- The Washington Times - Thursday, September 2, 2004

A sharp increase in the number of rabid bats found in the District prompted city officials to issue a health alert yesterday advising residents to “bat proof” their homes and stay away from bats and other wild animals.

The Health Department last month found 14 rabid bats flying around inside homes, bringing the total for the year to 15 — the highest tally since at least 1999. The agency usually finds one or two bats a year infected with the deadly rabies virus.

More bats end up in homes this time of year because young bats are venturing off on their own and people leave doors and windows open. Anyone coming into contact with a bat should alert the health department and consult a physician.

“We are asking residents to take extra precautions to avoid exposure,” interim Health Department Director Herbert R. Tillery stated in a press release announcing the health alert. “A few people die of rabies each year in the United States because they did not recognize the risk of rabies from a bite of a wild animal and did not seek medical advice.”

Mr. Tillery urged residents to avoid physical contact with bats or other wild animals, keep pets’ rabies vaccinations up to date and “bat proof” dwellings by closing doors and windows, fixing broken window screens and securing loose shingles, vents, chimneys and other possible access points.

The agency also found eight rabid raccoons and four rabid cats this year in the District, but authorities say bats are the most common source of human rabies.

The rabies virus is transmitted in saliva from animals to humans, usually through an animal bite but in rare cases from getting infected saliva in an open wound, fresh abrasion or the mucous membrane of the nose, mouth or eye.

Early symptoms of rabies in humans are nonspecific, consisting of fever, headache, and general malaise. As the disease progresses, neurological symptoms may include insomnia, anxiety, confusion, slight or partial paralysis, excitation, hallucinations, agitation, hypersalivation, difficulty swallowing and hydrophobia or fear of water, according to the Centers for Disease Control and Prevention (CDC).

Death usually occurs within days of the onset of symptoms.

There is no treatment for rabies after symptoms appear, though a vaccine can fend off rabies if it is administered before or soon after exposure. About 58,000 people receive the rabies vaccine each year, according to a CDC Web site on rabies, www.cdc.gov/ncidod/dvrd/rabies.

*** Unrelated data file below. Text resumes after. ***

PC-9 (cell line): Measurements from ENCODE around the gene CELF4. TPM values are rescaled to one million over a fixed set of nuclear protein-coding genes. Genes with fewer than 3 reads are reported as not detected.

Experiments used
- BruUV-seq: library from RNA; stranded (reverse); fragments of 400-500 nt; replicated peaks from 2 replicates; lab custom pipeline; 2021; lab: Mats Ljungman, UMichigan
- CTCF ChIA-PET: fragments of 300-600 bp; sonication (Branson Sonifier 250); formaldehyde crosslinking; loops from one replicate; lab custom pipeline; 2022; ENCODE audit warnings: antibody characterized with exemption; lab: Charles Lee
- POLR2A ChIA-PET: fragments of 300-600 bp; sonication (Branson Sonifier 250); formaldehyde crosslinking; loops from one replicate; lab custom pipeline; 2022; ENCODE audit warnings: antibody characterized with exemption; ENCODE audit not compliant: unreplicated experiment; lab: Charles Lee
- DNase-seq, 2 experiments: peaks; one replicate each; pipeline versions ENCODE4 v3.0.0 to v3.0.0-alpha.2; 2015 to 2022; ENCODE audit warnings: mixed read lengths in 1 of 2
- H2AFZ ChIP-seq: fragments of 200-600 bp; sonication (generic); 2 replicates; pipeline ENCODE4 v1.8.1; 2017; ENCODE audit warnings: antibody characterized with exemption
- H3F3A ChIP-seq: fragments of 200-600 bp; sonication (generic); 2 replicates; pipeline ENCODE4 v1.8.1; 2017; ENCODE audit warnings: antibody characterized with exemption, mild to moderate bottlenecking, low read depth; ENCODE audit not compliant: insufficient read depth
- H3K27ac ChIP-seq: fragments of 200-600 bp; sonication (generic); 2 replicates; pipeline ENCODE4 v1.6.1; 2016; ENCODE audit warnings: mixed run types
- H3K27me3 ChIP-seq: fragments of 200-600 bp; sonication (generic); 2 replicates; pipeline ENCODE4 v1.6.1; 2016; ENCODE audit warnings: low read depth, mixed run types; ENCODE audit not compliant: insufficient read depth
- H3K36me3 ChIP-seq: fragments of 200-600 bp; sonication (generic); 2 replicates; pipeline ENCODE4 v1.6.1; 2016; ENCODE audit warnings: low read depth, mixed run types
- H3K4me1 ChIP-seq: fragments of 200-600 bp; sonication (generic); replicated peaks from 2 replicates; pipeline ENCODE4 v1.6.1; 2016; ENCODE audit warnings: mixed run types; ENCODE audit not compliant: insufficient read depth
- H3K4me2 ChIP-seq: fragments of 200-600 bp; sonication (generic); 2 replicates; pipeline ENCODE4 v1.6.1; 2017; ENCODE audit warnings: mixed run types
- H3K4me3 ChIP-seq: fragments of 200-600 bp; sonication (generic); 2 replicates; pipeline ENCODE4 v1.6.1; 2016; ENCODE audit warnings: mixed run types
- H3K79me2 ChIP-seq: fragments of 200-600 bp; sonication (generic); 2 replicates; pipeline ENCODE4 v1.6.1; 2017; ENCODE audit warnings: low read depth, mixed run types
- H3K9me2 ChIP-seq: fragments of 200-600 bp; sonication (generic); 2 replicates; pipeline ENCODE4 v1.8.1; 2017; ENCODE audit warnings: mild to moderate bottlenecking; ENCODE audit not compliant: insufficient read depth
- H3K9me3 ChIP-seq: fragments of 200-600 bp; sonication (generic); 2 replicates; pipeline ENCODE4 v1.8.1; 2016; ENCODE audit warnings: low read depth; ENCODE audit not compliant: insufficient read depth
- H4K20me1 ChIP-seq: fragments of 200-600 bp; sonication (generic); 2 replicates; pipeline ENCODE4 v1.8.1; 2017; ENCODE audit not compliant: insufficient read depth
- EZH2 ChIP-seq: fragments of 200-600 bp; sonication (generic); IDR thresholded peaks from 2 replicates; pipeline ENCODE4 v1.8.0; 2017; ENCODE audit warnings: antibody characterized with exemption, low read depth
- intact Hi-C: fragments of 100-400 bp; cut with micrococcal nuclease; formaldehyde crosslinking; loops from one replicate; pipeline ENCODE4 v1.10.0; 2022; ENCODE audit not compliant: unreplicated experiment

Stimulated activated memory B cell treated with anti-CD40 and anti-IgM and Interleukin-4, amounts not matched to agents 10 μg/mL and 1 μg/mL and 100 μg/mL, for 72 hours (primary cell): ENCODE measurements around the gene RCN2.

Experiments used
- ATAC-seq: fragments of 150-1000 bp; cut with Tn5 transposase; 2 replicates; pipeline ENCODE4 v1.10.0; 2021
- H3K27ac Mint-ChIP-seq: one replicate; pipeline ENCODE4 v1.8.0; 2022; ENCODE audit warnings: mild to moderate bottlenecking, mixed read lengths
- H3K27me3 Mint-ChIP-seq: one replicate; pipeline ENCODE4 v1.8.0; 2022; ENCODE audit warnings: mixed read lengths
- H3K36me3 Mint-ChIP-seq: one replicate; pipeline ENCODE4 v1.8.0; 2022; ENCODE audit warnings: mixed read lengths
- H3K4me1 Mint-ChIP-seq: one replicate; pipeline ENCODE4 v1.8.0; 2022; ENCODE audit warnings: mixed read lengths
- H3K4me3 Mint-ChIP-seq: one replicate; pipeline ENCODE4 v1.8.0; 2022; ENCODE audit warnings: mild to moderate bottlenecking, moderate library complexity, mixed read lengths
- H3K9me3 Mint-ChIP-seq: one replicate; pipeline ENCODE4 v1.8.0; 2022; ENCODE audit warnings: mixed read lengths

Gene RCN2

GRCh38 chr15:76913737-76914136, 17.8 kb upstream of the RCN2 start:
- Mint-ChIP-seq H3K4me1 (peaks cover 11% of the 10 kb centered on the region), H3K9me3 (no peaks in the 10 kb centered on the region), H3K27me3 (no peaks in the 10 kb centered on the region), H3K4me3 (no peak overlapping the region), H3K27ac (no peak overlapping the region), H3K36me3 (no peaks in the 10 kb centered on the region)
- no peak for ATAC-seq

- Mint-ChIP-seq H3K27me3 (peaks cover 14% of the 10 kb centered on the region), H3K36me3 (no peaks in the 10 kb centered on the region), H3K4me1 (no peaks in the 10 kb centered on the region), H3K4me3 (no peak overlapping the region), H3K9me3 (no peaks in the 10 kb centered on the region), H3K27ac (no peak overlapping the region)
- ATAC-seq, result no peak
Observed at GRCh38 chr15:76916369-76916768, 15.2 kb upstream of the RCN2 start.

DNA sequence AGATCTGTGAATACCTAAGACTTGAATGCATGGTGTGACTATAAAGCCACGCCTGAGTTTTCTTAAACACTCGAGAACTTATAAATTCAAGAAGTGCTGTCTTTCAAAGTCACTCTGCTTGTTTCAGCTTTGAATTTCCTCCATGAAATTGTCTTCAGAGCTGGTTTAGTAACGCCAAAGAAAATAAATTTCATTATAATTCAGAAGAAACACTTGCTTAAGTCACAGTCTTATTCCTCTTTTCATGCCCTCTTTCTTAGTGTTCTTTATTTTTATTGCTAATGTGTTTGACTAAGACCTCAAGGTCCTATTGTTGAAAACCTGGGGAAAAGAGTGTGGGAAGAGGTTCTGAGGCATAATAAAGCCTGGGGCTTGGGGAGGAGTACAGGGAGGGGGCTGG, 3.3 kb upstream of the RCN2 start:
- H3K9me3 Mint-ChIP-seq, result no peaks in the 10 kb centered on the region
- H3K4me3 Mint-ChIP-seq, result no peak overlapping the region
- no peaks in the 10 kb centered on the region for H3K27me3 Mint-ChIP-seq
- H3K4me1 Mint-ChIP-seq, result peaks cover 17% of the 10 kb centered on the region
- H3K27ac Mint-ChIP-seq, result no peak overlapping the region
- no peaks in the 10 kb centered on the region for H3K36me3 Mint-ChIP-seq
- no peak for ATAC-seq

Recent improvements to the rabies test used by the health department could explain the increased numbers this year, but that does not diminish the public health risk indicated by the data, said Peggy Keller, interim director of the agency’s community hygiene bureau.

“It is still a great number and there have been a lot of bats with rabies in the houses where we’ve removed bats,” she said.

Ms. Keller advised residents not to capture bats that fly into their homes or to chase them out. Instead, back out of the room, close the door and call animal control. District residents can call 202/576-6664. Health officials will want to test the bat and determine whether the resident needs rabies treatment.

The vaccine no longer entails the dreaded 20 injections in the stomach. The treatment now is administered with a singe injection, similar to a tetanus shot, Ms. Keller said. “It’s not something to be afraid of anymore,” she said.

Residents also should not worry about being attacked by rabid bats either in their homes or outdoors, said Marie Magnuson, bat-keeper for the National Zoo.

“People hear the world rabies and they think of the ferocious form, like in the movie ‘Old Yeller.’ But bats get the dumb kind,” she said. “They get sick and can’t fly and just fall to the ground. As long as you leave them alone, you’re not going to get bit.”

She said people wrongly assume bats are akin to flying rats, but bats are more closely related to primates and are very intelligent.

Miss Magnuson said she’s never been attacked by a bat, despite working daily in a cave with 450 of them. However, she has been bitten when handling the bats. She also has been inoculated against rabies.

The most common bat species in the city is Myotis lucifugus or “little brown bat,” which weighs no more than 10 grams, about the same as a quarter. Though they may look small and harmless, they can carry the rabies virus and should never be handled, Miss Magnuson said.

The number of human deaths attributed to rabies in the United States over the past century has declined from 100 or more each year to an average of one or two each year, according to the CDC.

A Northern Virginia man died from rabies last year, the state’s first fatal case in nearly five years. The man, 25, was hospitalized with flulike symptoms in mid-February and died in mid-March. Rabies was not initially suspected.

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